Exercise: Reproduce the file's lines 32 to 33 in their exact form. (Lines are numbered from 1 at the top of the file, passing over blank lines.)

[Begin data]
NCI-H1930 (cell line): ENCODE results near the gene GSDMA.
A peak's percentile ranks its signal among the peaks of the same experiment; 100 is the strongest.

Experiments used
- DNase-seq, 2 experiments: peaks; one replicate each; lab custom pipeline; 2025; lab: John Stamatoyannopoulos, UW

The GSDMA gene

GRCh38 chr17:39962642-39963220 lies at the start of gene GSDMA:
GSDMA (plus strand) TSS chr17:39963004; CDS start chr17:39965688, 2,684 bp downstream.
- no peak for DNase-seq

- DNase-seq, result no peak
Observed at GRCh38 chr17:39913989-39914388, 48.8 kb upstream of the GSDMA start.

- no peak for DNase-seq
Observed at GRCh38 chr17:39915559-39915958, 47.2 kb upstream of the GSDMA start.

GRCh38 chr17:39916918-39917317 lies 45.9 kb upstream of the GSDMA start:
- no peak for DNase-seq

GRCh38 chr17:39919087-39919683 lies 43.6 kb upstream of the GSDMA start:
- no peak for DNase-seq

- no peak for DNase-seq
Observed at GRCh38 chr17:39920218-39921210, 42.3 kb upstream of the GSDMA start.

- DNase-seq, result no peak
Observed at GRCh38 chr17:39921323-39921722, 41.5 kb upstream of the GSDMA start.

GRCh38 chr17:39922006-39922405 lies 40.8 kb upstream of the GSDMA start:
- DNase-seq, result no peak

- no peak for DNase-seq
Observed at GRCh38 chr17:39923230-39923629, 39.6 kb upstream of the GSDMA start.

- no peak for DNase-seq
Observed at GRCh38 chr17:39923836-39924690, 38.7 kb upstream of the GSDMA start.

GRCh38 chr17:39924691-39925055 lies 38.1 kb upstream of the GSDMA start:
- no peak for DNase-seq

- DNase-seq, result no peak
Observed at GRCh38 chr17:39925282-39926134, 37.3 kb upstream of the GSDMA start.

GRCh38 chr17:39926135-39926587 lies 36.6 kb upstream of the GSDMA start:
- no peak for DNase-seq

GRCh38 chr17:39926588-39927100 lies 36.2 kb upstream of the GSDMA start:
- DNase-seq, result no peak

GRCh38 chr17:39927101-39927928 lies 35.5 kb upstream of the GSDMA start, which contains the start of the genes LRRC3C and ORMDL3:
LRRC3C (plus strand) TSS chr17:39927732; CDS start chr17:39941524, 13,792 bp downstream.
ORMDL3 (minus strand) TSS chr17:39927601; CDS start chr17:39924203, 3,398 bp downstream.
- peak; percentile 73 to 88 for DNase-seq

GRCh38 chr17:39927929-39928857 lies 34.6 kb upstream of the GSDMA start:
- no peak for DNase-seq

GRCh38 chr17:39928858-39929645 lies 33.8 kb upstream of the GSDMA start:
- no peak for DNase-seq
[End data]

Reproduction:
- no peak for DNase-seq

GRCh38 chr17:39926588-39927100 lies 36.2 kb upstream of the GSDMA start: